>the road and we do it in their cars. So far, none of the
>girls has been hurt."
>
>Katya, 21, said she had trained as a hairdresser but there
>was no work in the area. Fat Katya, 18, said...her
>qualification as a seamstress was equally useless as jobs
>were unobtainable. Ira, an older married woman with
>children, said...since her husband was unemployed, she had
>to go on the game to keep the family.
>
>The area north of the industrial city of Tver is, indeed, an
>economic wasteland. Apart from the Red May glass factory,
>turning out crystal...nobody wants, there are few employers.
>The textile factories in the town of Vyshny Volochok are
>dying. Collective farms have collapsed while private
>agriculture has yet to flourish.
>
>The region, with its pine trees and lakes, has great tourist
>potential but the infrastructure is not there to attract
>visitors who can get the same beauty with more comfort and
>service in Scandinavia. Girls who might have made hotel
>receptionists or waitresses turn to the oldest profession.
>
>"If there is nothing for the older generation, then it is
>even harder for the youngsters to find a place in life,"
>said Valya, a retired teacher, tending her goat on the grass
>verge. "It's common knowledge...this [the prostitution] is
>going on. Of course, we don't like it. We find it painful
>and embarrassing. But we all turn a blind eye to it."
>
>"Never happened in my day," laughed Nina Vladimirovna, a
>pensioner. Suddenly she had to dash for the bus, the only
>one of the afternoon in this public transport desert where
>bus and train timetables are made not to co-ordinate.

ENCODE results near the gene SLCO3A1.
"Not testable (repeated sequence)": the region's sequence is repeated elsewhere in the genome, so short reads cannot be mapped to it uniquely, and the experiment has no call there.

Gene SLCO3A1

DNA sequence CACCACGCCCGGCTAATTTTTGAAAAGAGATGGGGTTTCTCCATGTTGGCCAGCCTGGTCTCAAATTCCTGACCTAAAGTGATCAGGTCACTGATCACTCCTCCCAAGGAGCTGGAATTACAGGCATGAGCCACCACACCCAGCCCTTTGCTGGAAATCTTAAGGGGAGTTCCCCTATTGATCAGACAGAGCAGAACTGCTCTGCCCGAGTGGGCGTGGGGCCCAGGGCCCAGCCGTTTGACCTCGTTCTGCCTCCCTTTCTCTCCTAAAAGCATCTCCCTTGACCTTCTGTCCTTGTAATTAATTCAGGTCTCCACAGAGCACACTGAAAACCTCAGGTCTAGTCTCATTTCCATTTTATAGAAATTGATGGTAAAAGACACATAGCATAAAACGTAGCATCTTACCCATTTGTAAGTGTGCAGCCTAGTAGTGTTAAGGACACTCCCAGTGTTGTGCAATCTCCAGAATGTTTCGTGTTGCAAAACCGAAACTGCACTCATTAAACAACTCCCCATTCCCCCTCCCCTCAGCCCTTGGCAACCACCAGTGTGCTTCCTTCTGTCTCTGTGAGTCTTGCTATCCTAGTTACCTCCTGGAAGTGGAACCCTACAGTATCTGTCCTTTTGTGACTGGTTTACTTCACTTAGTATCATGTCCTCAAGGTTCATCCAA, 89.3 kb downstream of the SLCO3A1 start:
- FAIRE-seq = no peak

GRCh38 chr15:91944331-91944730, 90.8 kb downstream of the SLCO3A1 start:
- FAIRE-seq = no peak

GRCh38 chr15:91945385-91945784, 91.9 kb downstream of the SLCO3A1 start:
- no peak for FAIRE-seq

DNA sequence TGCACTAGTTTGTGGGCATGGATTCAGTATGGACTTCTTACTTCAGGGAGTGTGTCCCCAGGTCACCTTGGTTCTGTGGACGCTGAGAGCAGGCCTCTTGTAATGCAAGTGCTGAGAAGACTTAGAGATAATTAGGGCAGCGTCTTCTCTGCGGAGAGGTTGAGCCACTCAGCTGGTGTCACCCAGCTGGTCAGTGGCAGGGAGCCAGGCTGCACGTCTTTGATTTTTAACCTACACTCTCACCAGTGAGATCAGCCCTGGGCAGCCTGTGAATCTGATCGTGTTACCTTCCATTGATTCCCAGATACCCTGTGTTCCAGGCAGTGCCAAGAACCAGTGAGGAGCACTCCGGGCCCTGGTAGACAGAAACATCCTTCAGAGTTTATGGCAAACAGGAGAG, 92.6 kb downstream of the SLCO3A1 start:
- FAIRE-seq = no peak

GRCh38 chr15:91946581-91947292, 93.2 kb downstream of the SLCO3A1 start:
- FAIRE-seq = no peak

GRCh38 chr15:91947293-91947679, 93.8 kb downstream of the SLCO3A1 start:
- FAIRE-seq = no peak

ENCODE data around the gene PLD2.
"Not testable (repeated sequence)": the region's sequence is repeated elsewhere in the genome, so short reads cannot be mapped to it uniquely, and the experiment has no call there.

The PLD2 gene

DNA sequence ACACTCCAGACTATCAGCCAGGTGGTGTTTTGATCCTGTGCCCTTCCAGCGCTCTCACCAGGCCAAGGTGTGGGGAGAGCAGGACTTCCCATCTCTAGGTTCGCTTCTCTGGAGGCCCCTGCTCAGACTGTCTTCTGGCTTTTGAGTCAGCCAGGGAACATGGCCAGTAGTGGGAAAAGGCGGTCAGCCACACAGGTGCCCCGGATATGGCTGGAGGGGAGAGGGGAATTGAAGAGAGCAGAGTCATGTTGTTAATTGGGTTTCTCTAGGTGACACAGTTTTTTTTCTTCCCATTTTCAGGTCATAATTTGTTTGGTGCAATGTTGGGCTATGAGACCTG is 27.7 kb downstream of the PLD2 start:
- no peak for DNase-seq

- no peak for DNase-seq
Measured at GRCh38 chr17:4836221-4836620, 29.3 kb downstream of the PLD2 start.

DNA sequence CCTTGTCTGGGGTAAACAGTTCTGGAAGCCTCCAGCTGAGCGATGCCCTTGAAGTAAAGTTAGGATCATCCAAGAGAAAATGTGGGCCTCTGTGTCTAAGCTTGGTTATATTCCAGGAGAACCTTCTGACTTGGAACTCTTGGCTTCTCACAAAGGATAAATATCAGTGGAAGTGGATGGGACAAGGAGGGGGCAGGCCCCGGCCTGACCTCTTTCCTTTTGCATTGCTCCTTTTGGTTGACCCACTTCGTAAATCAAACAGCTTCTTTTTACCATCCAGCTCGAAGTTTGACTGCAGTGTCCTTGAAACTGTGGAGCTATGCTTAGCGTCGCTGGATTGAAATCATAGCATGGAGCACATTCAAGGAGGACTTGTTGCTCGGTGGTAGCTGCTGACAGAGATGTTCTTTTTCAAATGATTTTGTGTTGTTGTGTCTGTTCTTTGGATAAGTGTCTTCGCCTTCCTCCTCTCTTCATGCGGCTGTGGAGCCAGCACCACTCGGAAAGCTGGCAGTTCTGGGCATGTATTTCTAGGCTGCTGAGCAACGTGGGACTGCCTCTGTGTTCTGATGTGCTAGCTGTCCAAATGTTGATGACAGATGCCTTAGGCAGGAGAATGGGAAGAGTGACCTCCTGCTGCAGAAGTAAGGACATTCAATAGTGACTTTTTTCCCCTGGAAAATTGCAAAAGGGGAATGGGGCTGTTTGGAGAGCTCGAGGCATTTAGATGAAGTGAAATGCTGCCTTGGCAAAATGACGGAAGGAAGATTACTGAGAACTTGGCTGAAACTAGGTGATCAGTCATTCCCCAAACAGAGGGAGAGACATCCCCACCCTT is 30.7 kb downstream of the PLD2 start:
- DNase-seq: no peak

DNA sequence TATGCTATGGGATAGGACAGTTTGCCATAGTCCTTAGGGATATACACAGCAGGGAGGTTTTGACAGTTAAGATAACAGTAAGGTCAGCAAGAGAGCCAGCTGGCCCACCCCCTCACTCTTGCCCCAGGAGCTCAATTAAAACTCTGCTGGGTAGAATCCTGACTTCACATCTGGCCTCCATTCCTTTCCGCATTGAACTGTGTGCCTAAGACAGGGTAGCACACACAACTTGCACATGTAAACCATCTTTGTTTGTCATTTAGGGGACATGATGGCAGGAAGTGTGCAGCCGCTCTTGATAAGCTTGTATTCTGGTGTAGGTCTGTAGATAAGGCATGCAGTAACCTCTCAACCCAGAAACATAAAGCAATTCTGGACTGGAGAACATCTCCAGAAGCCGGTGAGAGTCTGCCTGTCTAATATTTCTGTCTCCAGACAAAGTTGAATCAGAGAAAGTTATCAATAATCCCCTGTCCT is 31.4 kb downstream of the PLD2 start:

>
>The police station at Vyshny Volochok, the nearest
>administrative centre, looked like a Wild West jailhouse. On
>the pavement outside, a middle-aged man in a shell suit
>stood smoking with a swaggering youth in a cowboy hat,
>shoelace tie and square-cut black boots.
>
>"Have you got permission from the chief?" asked the junior
>detective inside the station. I answered in the affirmative.
>He agreed to speak on condition...I did not name him.
>
>"What can I tell you about the situation on the road?" he
>said. "We know who all the pimps are. And the
>ex-prostitutes, who are now madams. We know...something
>stands above them. The mafia, Russian in this case, not
>Caucasian. The girls are mostly local. They get transported
>from village to village by minibus.
>
>"...soliciting and exploiting prostitutes are illegal in
>Russia. Of course, the girls are only to be pitied, really.
>We would like to help them but it is a hard struggle. They
>simply won't give evidence against the people using them."
>
>On the street outside again, the shell suit and the cowboy
>had met the police chief. Laughing, they all got into a car
>and zoomed on to the highway.
>
>Returning to Moscow, I passed through Domoslavl once more.
>At a motel outside the village, some "hitchhikers" I had
>seen before were still flagging down cars in the same place
>for the second day running. In the town five lorries were
>parked. "Broken down," said one of the drivers. "I know
>about the girls, poor things. Would never use one. Happily
>married man with kids, hurrying home to the wife."
>
>Five lorries, all broken down in one village. And as I drove
>away, I saw in my mirror a couple of girls approach the
>cabs. Waifs in white dresses. One of the most haunting
>sights in this suffering country.
>